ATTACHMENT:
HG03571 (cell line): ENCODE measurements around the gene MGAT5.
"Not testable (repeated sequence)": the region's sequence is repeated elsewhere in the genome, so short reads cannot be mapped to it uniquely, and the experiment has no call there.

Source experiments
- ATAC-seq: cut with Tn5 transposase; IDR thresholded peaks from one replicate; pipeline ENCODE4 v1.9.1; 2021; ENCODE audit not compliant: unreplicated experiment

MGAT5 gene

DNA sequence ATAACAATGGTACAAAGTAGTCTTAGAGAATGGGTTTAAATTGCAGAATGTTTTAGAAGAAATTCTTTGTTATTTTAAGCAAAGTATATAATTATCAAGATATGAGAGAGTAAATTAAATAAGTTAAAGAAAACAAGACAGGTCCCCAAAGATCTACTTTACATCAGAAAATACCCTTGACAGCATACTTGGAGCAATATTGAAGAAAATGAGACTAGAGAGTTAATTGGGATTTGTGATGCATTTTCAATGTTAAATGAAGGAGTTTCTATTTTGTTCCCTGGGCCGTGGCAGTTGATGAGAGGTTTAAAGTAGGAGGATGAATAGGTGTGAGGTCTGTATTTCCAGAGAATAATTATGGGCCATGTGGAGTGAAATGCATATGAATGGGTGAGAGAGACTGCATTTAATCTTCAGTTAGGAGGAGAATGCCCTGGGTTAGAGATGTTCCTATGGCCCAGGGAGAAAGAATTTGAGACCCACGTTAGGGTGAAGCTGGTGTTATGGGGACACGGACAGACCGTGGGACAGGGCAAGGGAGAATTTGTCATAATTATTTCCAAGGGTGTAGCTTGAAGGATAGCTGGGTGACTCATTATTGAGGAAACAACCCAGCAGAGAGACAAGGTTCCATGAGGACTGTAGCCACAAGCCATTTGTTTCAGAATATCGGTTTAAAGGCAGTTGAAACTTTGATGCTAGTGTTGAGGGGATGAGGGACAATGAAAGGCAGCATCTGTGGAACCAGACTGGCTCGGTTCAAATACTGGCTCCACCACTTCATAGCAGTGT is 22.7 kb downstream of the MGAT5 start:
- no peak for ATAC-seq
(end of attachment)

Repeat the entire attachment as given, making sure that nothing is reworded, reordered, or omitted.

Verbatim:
HG03571 (cell line): ENCODE measurements around the gene MGAT5.
"Not testable (repeated sequence)": the region's sequence is repeated elsewhere in the genome, so short reads cannot be mapped to it uniquely, and the experiment has no call there.

Source experiments
- ATAC-seq: cut with Tn5 transposase; IDR thresholded peaks from one replicate; pipeline ENCODE4 v1.9.1; 2021; ENCODE audit not compliant: unreplicated experiment

MGAT5 gene

DNA sequence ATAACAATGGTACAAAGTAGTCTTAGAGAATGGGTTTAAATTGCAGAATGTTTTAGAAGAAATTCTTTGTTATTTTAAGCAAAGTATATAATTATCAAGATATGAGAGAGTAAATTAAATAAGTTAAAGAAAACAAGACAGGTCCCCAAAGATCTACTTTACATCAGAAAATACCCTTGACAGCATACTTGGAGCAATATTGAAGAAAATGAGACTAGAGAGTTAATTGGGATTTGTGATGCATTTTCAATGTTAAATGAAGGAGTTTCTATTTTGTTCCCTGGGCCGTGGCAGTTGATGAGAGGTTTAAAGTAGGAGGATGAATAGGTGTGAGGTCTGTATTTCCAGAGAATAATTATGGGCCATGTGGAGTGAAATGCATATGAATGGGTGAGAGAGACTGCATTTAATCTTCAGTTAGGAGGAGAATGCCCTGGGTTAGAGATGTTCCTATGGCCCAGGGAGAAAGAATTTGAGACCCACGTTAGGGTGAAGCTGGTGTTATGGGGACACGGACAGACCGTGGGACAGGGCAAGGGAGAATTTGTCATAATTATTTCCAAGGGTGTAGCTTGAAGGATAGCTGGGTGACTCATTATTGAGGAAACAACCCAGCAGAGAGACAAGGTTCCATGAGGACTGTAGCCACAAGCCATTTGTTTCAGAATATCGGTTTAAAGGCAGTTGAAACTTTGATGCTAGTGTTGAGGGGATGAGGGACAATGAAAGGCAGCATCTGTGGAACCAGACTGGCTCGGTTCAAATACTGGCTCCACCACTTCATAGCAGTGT is 22.7 kb downstream of the MGAT5 start:
- no peak for ATAC-seq